Article Highlights

  • Asia ex-Japan rises 0.2 pct; Nikkei little changed
  • Oil futures rise after U.S. crude hit lowest level since August
  • U.S. yield curve flattest in almost a decade on hawkish Fed
  • Sterling gains as BOE chief economist signals rate hike vote
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Asian stocks advanced on Thursday as oil prices inched up after hitting a 10-month low overnight on concerns over a supply glut and falling demand, dragging U.S. and European shares lower.

MSCI’s broadest index of Asia-Pacific shares outside Japan edged up 0.2 percent.

Japan’s Nikkei and South Korea’s KOSPI were flat, while Australian shares rose0.4 percent.

Crude oil crept up from multi-month lows hit on Wednesday on concerns over growing U.S. production and reduced Chinese refinery activity.

“The time for contrarian trades in oil is fast approaching, but I would want to see some stability in price and the technicals start to become more convincing,” said Chris Weston, chief market strategist at IG in Melbourne.

U.S. crude futures rose 0.3 percent or 13 cents to $42.66 a barrel. They closed down 1.6 percent on Wednesday after touching their lowest level since August.

Global benchmark Brent climbed 0.2 percent or one cent to $44.92. It closed down 2.6 percent on Wednesday after touching a seven-month low.

The resulting decline in oil stocks hit stocks in Europe and on Wall Street overnight.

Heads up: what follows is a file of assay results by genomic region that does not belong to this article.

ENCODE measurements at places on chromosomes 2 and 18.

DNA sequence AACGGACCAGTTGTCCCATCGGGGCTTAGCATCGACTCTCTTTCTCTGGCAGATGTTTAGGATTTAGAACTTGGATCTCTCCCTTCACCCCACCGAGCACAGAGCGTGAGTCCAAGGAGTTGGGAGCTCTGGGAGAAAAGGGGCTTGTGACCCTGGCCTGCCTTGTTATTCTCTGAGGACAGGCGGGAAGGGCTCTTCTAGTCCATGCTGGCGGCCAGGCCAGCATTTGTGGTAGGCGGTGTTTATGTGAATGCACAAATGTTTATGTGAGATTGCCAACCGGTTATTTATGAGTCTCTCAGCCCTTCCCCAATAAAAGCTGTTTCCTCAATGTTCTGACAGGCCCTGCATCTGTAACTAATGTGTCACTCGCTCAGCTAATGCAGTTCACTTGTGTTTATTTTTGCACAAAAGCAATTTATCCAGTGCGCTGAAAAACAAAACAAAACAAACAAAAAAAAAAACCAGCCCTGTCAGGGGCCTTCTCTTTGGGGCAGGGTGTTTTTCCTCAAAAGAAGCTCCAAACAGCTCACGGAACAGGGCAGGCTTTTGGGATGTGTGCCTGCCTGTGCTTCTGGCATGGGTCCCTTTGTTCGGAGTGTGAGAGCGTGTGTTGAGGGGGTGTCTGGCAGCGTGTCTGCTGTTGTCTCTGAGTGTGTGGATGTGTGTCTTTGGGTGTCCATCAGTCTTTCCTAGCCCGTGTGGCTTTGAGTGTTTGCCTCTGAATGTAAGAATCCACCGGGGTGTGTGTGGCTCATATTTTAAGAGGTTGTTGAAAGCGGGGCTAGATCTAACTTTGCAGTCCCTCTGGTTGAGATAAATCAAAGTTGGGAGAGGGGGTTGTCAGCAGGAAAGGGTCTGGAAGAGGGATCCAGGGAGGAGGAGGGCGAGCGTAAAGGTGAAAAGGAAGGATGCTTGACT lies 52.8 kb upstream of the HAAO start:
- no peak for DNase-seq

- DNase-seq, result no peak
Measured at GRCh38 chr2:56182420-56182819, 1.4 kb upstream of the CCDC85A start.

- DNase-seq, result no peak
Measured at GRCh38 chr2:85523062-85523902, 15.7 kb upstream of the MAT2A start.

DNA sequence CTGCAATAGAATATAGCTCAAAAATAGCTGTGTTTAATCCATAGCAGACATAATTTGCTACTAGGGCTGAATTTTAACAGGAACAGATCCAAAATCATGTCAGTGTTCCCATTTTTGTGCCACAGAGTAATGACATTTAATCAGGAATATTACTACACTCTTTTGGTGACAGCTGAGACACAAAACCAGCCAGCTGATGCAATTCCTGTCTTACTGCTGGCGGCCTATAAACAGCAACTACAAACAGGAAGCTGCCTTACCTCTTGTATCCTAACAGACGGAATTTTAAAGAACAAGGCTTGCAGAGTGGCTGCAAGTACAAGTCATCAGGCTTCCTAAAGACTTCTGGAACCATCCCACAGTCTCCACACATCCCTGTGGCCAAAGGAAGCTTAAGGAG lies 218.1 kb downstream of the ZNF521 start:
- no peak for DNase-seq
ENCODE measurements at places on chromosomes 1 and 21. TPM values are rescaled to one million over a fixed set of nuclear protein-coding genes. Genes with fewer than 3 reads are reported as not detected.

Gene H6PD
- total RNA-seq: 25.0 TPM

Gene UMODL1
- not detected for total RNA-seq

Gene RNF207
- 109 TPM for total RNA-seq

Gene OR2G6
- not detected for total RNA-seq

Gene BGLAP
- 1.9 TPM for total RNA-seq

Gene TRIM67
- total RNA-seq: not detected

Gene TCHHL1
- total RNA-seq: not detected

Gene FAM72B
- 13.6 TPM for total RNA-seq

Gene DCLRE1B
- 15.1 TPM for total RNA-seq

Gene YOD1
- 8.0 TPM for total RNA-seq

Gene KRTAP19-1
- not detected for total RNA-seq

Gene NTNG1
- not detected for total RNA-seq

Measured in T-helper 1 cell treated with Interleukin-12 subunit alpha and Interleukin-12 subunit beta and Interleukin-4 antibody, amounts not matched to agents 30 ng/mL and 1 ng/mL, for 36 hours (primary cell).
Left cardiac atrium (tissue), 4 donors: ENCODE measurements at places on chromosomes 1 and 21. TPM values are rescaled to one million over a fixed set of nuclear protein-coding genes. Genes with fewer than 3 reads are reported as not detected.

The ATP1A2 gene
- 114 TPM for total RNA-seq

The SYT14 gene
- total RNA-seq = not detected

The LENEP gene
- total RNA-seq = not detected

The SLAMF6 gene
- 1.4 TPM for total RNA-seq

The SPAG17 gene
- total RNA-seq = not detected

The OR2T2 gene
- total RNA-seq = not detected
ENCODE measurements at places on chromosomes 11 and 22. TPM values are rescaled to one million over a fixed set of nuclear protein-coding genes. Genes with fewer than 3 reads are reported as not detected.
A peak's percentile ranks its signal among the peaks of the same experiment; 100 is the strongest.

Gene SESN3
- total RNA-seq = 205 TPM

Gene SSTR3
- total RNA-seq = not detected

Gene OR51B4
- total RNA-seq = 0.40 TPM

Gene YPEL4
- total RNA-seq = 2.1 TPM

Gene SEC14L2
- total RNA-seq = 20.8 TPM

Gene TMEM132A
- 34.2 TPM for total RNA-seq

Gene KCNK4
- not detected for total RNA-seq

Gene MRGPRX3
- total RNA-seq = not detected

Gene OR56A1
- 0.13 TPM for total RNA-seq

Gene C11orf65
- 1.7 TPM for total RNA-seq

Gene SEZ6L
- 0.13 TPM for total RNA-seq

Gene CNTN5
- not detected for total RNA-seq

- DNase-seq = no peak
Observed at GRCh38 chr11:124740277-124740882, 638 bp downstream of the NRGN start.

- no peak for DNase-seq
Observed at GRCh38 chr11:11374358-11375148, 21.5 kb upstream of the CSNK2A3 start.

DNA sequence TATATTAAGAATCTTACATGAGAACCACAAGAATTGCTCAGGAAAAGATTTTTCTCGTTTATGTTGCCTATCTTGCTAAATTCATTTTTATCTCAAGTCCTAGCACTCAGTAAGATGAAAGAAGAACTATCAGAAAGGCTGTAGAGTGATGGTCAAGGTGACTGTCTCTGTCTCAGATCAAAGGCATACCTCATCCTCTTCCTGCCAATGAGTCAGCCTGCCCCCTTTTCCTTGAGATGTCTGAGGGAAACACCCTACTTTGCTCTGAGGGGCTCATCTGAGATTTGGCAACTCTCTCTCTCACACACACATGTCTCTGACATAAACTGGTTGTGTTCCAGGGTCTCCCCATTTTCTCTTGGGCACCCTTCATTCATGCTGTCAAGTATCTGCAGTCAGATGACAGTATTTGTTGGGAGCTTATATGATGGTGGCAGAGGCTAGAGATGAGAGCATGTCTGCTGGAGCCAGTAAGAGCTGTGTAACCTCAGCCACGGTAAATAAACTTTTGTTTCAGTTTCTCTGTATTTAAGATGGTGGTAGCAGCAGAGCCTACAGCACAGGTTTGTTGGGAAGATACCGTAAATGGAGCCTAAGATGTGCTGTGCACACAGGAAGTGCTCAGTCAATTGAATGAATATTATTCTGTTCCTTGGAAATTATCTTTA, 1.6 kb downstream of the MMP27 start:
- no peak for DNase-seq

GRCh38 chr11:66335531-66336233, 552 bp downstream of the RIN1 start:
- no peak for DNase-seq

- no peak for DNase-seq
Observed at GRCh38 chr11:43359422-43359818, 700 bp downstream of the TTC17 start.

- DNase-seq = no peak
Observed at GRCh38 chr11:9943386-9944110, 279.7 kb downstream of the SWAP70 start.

Britain’s FTSE, Germany’s DAX and France’s CAC 40 closed between 0.3 percent and 0.4 percent lower.

The Dow Jones Industrial Average closed down 0.3 percent, while the S&P 500 was slightly lower. Nasdaq closed up 0.7 percent, lifted by biotech stocks.

Financial stocks also contributed to losses on Wall Street, driven lower by a drop in the Treasury yield curve to its flattest in almost a decade, as investors tried to reconcile a hawkish Federal Reserve with deteriorating inflation measures.

Boston Fed President Eric Rosengren and Fed Vice Chair Stanley Fischer suggested they are concerned less about raising rates too fast or too high than about keeping them too low for too long.

“I think the market may be pricing in a little higher odds of another rate hike before the end of the year, and that is helping drive some of the flattening,” said Gennadiy Goldberg, an interest rate strategist at TD Securities in New York.

The yield curve between five-year notes and 30-year bonds flattened to as low as 95.20 basis points, the narrowest since December 2007, on Wednesday and again early on Thursday.

The dollar was marginally lower on Thursday. The dollar index was at 97.523, following Wednesday’s 0.2 percent loss.

The greenback bought 111.41 yen.

Sterling retained Wednesday’s 0.3 percent gain to trade at $1.268 early on Thursday after the Bank of England’s chief economist said he was likely to vote for an interest rate hike this year. Until now, he has been seen as largely supportive of keeping rates low.

The euro was flat at $1.117, holding on to Wednesday’s 0.3 percent gain.

Spot gold rose 0.3 percent to $1,250.06 an ounce.

(Reporting by Nichola Saminather; additional reporting by Karen Brettell; Editing by Kim Coghill)